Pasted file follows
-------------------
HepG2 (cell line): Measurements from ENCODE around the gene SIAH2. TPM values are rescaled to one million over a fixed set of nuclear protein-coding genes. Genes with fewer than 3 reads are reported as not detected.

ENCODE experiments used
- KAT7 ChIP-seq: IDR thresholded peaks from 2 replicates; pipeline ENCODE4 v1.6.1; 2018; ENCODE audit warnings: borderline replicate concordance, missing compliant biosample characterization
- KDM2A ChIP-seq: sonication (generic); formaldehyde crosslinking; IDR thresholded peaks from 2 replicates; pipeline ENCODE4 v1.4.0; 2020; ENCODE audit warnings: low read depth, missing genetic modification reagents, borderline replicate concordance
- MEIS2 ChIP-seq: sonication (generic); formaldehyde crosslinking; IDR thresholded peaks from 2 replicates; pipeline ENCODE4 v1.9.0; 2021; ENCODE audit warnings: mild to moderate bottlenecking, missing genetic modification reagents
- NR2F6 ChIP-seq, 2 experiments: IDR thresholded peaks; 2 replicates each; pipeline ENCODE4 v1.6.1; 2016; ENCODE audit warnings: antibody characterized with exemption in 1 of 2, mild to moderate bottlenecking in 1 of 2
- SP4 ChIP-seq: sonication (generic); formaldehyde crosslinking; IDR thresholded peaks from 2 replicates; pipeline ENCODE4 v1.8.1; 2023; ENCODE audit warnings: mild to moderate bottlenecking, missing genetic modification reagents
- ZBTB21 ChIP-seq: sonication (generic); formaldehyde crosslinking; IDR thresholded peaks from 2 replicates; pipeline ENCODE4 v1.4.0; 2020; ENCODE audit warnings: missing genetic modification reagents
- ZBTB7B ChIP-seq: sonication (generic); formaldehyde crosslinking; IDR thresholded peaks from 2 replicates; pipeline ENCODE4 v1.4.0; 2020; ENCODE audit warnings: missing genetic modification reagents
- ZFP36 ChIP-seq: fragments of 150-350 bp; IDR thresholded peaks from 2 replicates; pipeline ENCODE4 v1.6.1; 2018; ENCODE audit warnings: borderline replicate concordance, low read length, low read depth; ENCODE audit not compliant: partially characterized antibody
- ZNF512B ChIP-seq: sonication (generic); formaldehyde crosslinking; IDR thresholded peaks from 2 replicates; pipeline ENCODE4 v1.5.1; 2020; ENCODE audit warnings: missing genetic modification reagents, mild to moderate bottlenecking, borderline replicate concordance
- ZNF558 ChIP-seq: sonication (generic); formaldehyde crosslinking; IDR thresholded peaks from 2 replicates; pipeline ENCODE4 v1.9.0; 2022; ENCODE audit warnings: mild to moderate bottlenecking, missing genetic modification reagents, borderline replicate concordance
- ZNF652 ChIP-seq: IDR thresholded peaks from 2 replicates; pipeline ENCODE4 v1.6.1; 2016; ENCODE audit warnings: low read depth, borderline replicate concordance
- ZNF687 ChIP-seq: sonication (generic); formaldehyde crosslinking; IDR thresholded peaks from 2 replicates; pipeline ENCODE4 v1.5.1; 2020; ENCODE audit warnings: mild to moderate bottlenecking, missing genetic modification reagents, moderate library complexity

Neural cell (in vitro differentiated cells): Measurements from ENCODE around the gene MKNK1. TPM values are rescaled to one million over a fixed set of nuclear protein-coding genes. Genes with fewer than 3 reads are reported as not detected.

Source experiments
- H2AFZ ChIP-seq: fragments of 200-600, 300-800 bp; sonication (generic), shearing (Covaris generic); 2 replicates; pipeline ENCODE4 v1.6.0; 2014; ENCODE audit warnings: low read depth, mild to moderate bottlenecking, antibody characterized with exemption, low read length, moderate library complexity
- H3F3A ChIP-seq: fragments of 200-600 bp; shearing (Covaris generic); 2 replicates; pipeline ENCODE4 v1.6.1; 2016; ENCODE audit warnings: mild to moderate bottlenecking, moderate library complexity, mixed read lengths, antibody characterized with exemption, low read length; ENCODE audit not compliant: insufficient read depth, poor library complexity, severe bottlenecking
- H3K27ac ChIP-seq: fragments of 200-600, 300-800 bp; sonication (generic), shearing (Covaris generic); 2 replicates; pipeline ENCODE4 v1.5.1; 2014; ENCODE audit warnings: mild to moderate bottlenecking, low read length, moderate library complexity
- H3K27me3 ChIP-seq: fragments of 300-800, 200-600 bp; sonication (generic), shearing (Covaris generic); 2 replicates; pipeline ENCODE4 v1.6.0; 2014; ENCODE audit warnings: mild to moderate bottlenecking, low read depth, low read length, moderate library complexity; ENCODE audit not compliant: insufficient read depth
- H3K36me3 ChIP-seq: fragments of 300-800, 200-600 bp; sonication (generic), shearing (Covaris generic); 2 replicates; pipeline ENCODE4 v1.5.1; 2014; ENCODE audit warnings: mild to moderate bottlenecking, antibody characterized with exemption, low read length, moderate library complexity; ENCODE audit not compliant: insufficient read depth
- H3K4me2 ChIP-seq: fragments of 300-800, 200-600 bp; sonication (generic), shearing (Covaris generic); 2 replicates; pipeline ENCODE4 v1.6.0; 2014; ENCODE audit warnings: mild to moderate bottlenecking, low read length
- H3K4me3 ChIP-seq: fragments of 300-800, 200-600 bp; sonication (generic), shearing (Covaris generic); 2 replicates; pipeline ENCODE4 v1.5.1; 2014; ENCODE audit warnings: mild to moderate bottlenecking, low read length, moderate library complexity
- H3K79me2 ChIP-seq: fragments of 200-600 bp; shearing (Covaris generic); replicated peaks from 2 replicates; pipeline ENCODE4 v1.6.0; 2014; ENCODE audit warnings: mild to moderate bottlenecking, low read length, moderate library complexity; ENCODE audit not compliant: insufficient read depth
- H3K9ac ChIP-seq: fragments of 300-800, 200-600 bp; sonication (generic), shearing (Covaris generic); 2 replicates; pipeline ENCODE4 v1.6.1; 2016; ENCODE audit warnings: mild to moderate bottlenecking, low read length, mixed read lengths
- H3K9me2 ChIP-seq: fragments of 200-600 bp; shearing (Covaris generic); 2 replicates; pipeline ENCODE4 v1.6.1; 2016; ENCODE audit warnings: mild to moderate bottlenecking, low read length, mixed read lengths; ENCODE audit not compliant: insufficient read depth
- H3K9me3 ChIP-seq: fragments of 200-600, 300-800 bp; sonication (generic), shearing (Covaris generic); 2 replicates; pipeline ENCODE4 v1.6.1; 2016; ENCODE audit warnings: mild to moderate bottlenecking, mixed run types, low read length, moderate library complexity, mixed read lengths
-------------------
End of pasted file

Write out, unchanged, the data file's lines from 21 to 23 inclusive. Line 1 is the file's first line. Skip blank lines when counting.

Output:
- H3K36me3 ChIP-seq: fragments of 300-800, 200-600 bp; sonication (generic), shearing (Covaris generic); 2 replicates; pipeline ENCODE4 v1.5.1; 2014; ENCODE audit warnings: mild to moderate bottlenecking, antibody characterized with exemption, low read length, moderate library complexity; ENCODE audit not compliant: insufficient read depth
- H3K4me2 ChIP-seq: fragments of 300-800, 200-600 bp; sonication (generic), shearing (Covaris generic); 2 replicates; pipeline ENCODE4 v1.6.0; 2014; ENCODE audit warnings: mild to moderate bottlenecking, low read length
- H3K4me3 ChIP-seq: fragments of 300-800, 200-600 bp; sonication (generic), shearing (Covaris generic); 2 replicates; pipeline ENCODE4 v1.5.1; 2014; ENCODE audit warnings: mild to moderate bottlenecking, low read length, moderate library complexity